An Edmonton made suicide prevention pilot program out of the University of Alberta is being credited with saving young lives. Research shows it reduced potential suicide in Red Deer, Alberta by half, where between 2013 and 2014, 6 young people took their lives. Research shows the Empathy program significantly reduced depression, anxiety and suicidal thoughts in students. The program ran from 2013 to 2015 and was offered to more than 6,000 students from grades 6 to 12 in the Red Deer, Alberta area.
When psychiatrist Peter Silverstone heard about the suicides, he approached Red Deer public schools about implementing the program. The first step was to have students complete a confidential survey. Some of the questions were very direct, like “Are you feeling like killing yourself in the next two weeks?” It turns out 1 in 20 kids said yes. “Every classroom had one child who at that time was actively suicidal. That is really scary” according to Peter Silverstone. The highest risk students were then referred to a mental health therapist, and when their parents were notified, most had no idea their child was suffering silently in pain.
Maryam Mohammed, a student at Hunting Hills High School and one of the 6,000 students who did the survey and also took part in Part 2 of the program, Resiliency Classes said “They don’t want to tell anyone because they feel like they were going to be judged, and so they just keep a smile on their face.” Sherri Bunt, former social worker and now Community Liason Worker for Hunting Hills High School said “sometimes it’s self talk, talking to yourself and telling yourself it will be okay.” Sherri taught the lessons at Hunting Hills High School about controlling reactions to negative events, communication and about overcoming social anxiety. “Building that self esteem and confidence so that they are able to walk into a conversation, kind of nonchalantly and start making those relationships that they really need.”
STORY CONTINUES BELOW
STORY CONTINUES BELOW
The study showed the percentage of students who were actively suicidal had dropped from 4.4% in 2013 to 2.8% in 2015, and rates of anxiety, depression and thoughts of self harm also decreased significantly. Maryam has anxiety about moving to Toronto later this year, but says her new skills will help. “Don’t overreact, you’re fine, you’re going to get through this and everything is going to be okay.” Middle school students were offered courses in mental health training while high school students who showed severe depression or suicidal thoughts received access to professional help.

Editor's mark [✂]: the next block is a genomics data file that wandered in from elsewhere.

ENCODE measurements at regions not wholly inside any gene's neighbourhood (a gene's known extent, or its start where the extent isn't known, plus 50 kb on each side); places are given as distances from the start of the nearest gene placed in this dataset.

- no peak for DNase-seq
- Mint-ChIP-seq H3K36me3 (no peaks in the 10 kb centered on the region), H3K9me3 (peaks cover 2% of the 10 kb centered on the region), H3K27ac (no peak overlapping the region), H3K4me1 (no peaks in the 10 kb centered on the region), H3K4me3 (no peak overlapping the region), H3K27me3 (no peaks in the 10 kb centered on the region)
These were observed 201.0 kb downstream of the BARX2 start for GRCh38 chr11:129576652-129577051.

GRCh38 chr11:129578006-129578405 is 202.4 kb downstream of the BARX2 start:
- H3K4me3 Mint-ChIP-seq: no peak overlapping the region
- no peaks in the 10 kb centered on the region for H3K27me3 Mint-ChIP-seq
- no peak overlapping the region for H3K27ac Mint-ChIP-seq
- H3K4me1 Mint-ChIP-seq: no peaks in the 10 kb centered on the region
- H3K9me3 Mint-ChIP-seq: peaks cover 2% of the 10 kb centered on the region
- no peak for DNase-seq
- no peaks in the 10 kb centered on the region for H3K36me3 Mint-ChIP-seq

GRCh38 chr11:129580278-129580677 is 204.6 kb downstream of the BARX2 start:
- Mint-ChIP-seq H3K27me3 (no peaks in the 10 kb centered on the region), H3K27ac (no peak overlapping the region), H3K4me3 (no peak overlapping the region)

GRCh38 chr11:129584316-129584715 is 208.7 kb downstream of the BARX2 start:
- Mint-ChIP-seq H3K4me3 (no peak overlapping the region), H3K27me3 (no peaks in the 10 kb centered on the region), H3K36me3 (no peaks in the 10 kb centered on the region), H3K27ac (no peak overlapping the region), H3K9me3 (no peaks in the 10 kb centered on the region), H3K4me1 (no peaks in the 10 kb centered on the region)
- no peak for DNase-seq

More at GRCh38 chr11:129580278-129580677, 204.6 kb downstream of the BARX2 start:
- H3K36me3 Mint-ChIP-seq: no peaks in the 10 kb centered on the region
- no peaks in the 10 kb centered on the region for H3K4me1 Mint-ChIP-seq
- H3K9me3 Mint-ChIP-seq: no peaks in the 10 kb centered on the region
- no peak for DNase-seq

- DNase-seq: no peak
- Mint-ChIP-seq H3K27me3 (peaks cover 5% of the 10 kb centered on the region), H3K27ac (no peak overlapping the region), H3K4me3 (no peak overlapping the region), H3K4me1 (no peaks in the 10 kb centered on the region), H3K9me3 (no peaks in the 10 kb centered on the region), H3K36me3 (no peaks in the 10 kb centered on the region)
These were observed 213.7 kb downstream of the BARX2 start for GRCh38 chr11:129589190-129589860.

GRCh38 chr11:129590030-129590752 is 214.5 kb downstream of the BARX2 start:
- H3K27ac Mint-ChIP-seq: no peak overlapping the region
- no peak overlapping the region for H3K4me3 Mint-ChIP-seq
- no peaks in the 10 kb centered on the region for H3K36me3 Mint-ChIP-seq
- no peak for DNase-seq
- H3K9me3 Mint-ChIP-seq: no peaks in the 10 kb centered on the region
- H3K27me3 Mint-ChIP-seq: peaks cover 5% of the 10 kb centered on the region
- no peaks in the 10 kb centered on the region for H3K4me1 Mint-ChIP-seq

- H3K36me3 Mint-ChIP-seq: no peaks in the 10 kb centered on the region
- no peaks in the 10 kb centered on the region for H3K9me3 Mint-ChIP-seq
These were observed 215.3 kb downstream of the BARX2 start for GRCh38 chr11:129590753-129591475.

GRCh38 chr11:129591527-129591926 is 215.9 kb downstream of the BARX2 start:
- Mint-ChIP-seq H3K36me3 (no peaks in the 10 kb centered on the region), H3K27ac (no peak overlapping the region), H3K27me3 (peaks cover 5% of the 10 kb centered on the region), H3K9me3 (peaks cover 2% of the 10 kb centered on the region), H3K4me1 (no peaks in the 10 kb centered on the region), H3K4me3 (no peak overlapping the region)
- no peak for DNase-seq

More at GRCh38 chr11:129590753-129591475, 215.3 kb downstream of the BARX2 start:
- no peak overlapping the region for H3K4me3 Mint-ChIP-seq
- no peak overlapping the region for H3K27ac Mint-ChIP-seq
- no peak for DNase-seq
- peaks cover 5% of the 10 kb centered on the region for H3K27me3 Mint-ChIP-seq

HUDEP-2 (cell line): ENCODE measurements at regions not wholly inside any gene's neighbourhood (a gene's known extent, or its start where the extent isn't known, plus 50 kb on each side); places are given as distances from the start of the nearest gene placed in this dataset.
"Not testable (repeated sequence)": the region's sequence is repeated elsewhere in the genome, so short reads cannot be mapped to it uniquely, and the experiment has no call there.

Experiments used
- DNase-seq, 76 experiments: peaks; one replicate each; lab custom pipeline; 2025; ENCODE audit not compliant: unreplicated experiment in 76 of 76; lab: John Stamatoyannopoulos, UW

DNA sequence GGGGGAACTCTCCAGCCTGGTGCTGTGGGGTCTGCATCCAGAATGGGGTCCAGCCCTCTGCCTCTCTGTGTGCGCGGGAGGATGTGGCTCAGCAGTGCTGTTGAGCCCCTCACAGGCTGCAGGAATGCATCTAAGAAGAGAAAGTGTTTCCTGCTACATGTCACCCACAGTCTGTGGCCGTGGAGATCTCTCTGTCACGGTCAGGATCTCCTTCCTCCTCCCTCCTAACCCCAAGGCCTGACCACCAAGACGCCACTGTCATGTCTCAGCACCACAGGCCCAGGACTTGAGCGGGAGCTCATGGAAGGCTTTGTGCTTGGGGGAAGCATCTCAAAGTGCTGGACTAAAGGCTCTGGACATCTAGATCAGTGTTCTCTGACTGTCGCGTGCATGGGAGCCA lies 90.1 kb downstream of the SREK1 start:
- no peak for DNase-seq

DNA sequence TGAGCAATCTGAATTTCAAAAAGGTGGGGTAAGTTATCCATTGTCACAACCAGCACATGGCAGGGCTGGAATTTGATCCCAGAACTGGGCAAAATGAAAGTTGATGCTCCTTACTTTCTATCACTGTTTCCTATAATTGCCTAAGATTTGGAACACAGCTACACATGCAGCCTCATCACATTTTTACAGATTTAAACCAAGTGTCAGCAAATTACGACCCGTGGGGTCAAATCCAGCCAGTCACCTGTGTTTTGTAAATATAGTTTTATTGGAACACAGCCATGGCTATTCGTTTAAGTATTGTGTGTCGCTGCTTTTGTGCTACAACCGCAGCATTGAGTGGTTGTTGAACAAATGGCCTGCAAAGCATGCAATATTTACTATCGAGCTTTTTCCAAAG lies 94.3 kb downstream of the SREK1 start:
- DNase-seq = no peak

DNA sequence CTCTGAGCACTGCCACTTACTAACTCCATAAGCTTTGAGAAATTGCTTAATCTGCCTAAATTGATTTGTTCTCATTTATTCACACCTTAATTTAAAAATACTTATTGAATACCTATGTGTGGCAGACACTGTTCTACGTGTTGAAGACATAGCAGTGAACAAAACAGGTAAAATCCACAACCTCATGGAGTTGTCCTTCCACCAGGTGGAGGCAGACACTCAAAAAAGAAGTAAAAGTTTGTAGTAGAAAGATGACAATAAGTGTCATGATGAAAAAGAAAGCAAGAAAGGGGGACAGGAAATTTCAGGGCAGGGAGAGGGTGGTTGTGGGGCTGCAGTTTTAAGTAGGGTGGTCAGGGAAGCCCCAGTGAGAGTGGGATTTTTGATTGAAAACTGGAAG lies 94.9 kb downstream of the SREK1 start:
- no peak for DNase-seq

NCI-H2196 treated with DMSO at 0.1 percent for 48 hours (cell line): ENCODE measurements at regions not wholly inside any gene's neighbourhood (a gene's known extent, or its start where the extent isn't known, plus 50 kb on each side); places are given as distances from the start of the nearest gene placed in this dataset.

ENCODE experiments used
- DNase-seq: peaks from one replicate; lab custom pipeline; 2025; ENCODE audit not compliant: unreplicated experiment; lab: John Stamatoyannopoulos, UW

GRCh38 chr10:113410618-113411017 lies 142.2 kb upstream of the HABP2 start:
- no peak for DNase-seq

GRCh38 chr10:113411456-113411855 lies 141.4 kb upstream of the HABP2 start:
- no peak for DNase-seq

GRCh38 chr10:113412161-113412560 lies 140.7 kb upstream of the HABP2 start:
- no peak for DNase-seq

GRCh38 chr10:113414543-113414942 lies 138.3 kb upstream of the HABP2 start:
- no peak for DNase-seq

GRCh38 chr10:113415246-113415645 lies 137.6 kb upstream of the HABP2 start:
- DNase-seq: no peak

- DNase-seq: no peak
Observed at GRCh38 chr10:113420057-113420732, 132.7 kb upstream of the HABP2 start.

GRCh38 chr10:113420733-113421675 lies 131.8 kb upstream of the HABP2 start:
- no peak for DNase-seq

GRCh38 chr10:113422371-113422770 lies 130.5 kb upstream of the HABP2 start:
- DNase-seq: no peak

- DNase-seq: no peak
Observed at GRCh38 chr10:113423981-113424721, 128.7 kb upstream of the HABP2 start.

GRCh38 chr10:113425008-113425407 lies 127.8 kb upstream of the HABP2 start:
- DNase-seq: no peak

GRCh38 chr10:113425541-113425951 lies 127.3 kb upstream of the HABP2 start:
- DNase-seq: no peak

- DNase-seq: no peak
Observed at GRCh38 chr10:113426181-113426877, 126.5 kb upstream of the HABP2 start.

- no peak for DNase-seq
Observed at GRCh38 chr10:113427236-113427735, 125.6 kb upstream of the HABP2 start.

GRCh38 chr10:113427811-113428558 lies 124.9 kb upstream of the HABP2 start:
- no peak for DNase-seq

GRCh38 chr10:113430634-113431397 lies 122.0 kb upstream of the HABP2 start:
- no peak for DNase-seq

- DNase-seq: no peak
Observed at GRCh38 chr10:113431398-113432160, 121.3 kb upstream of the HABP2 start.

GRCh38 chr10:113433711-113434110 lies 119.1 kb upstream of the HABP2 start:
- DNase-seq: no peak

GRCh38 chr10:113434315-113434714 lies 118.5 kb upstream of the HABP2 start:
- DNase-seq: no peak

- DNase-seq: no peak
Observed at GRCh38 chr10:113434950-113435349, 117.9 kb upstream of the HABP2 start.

“With the school boards active participation, we switched some of the health classes to mental health training and resilience classes” psychiatry professor Peter Silverstone said. “What this shows is that if you put this program into schools, you change kids fundamentally, and these changes last well over a year.” Stu Henry, Red Deer Public Schools Superintendent said “I think our world is more complicated than it has ever been and it is hard on kids. We see more and more of them presenting with complex mental health issues. So for us to be able to address that issue and tackle it with a really comprehensive approach is powerful.”
The study also indicated the use of drugs, alcohol and incidents of bullying decreased among students who participated in the program. Empathy ended in 2015 after a loss of funding, but Red Deer Public Schools said it’s continued to use parts of the program. The school district will also have mental health therapists in its schools as a new pilot project that starts next year.
This article was written by Stacey Leochko.